Artemis was the Greek goddess of the hunt. The daughter of Zeus and Leto, as well as the last of the three maiden goddesses (along with Hestia and Athena), she was one of the most liberated females in mythology. Artemis didn't carry the moon across the sky, but being a moon goddess was definitely part of her identity. She was the protector of young women as well as a midwife. Her worship ranged from very dark (human sacrifice) to personal (virgins dedicated her their lingerie on the night they married) to just fun (women dressing up like a bear and dancing). Her first request to Zeus, when she was a child, was his word to never force her into marriage. Artemis was a strong shield behind whom many young women and young men took refuge, but she expected perfection from her followers and her punishment for those who didn't meet her expectations was often death.

Morrigan (Celtic Mythology)

Source: Source

Morrigan is a trio of supernatural women who form a terrifying collective. They stand for war, death, sovereignty, and the protection of the community, and spend their free time starting fights and provoking young men into doing stupid things for their amusement. The Morrigan is wild and they are bloody, they dance on spear tips and drive people to battle frenzy in the name of glory or entertainment. They are commonly shown washing bloody clothes at a river ford; when approached, they tell the enquirer the clothes are theirs. They are an omen of death. They are also one of the most powerful female figures, and the tale is that without their approval, none of the Irish kings can reign.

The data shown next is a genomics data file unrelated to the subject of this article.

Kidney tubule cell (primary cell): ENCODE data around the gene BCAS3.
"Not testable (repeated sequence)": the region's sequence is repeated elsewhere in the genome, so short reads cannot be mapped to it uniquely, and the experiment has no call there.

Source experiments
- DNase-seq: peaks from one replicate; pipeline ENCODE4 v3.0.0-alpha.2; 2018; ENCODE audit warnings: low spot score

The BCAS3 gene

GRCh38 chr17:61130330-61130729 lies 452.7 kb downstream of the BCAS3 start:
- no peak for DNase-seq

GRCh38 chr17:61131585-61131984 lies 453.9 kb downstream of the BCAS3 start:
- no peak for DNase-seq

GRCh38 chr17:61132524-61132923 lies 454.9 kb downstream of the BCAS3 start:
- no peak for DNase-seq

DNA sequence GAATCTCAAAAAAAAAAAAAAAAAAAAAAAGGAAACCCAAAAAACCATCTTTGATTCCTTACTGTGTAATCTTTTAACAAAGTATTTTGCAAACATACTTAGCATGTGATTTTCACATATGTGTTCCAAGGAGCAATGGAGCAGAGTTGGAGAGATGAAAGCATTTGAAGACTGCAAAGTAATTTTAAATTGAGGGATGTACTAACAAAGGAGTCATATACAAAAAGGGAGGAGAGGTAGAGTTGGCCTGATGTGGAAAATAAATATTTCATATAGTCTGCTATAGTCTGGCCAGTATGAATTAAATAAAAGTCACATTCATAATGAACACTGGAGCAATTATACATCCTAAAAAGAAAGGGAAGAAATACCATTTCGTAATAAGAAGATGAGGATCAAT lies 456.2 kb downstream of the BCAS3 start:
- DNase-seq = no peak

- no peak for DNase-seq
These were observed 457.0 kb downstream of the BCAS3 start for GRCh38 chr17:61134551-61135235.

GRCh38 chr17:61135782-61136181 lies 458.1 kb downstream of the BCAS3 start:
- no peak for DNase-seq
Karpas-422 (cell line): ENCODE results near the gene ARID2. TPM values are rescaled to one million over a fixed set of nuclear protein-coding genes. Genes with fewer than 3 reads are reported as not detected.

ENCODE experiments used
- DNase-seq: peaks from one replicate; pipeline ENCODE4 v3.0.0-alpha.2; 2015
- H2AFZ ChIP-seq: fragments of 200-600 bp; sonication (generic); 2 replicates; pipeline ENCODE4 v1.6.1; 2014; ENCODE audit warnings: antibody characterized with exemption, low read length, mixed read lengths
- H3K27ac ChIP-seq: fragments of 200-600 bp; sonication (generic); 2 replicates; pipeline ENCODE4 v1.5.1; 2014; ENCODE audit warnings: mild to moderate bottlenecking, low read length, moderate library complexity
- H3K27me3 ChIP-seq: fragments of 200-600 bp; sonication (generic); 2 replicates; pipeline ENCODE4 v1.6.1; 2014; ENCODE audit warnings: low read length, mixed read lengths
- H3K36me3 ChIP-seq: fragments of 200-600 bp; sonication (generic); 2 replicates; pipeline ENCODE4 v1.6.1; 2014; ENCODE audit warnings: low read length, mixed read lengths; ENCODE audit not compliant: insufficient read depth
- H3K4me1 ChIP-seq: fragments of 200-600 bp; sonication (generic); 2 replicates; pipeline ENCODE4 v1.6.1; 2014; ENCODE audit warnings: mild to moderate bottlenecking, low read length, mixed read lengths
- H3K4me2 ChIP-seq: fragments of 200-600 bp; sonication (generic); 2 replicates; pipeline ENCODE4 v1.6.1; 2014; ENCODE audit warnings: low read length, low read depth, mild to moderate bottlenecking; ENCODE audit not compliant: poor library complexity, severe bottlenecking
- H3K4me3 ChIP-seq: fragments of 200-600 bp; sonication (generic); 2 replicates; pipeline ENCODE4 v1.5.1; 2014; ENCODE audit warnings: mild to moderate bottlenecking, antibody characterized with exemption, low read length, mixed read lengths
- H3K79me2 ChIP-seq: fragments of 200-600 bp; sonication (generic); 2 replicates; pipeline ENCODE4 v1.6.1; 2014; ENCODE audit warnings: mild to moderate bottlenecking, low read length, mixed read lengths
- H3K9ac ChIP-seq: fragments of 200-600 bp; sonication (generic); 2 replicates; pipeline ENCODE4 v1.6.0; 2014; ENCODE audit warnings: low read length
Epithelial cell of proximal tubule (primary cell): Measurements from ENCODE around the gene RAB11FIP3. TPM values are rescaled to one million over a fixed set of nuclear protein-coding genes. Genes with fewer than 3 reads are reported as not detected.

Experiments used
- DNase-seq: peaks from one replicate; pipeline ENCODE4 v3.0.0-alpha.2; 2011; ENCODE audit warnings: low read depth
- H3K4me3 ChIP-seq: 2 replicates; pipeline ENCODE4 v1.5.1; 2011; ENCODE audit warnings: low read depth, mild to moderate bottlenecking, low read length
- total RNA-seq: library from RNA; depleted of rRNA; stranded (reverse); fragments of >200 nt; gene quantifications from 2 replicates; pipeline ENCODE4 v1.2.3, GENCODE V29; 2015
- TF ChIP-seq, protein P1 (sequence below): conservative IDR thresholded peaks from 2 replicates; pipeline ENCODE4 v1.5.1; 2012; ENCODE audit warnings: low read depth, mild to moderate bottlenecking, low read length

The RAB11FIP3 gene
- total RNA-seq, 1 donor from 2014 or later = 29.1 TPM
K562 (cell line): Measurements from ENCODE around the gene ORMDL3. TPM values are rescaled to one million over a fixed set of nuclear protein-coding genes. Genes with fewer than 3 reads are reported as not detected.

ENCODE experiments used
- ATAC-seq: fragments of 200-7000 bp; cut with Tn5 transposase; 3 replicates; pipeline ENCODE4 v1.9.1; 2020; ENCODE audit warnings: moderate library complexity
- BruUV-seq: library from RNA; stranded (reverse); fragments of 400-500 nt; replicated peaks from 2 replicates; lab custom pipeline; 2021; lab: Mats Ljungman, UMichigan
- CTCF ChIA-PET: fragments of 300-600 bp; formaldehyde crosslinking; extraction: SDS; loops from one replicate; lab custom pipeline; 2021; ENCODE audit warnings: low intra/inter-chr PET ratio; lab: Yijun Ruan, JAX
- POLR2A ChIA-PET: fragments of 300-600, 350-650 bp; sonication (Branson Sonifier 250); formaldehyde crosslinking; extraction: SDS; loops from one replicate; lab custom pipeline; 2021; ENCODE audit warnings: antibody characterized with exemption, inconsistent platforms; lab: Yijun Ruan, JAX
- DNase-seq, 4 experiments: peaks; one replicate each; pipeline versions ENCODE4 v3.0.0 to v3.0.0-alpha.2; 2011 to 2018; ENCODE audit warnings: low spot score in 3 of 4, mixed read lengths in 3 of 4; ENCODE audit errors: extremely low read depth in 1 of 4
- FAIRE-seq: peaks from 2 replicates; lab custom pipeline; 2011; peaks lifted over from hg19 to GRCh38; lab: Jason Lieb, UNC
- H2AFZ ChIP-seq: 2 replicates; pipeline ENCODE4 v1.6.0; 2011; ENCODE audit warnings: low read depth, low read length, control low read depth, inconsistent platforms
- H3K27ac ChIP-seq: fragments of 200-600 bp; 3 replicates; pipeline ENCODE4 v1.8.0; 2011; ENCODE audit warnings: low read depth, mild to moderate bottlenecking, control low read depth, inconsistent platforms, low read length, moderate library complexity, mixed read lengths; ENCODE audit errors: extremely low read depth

Source: Source

Mami Wata is venerated throughout much of Africa and the African diaspora of the Atlantic. An embodiment of the spirit of water, Mami Wata often appears in the guise of a mermaid, accompanied by a snake that serves as a symbol of divinity. In African legends, Mami Wata is both protective and seductive, with a volatile, dangerous temperament suited to her element of water. She is known to capture spirits and bestow riches, and to govern an innumerable host of water spirits known as mami watas and papi watas. Brought by enslaved Africans to the Americas, Mami Wata is also an important figure in contemporary Vodoun practice. Her strength fuels many black women and she is a major impact on cultural feminism in African-Americans. 

There are so many strong female characters that pepper the mythologies of the world and we haven't even uncovered half of them. Instead of glorifying Zeus and his cadre of male gods, we should be learning about the strength and perseverance of the motley of mortal and immortal females who grace the folktales, lore, and myths. 

Advertisement

Advertisement



Advertisement

YOU MAY ALSO LIKE

---Loading More Stories---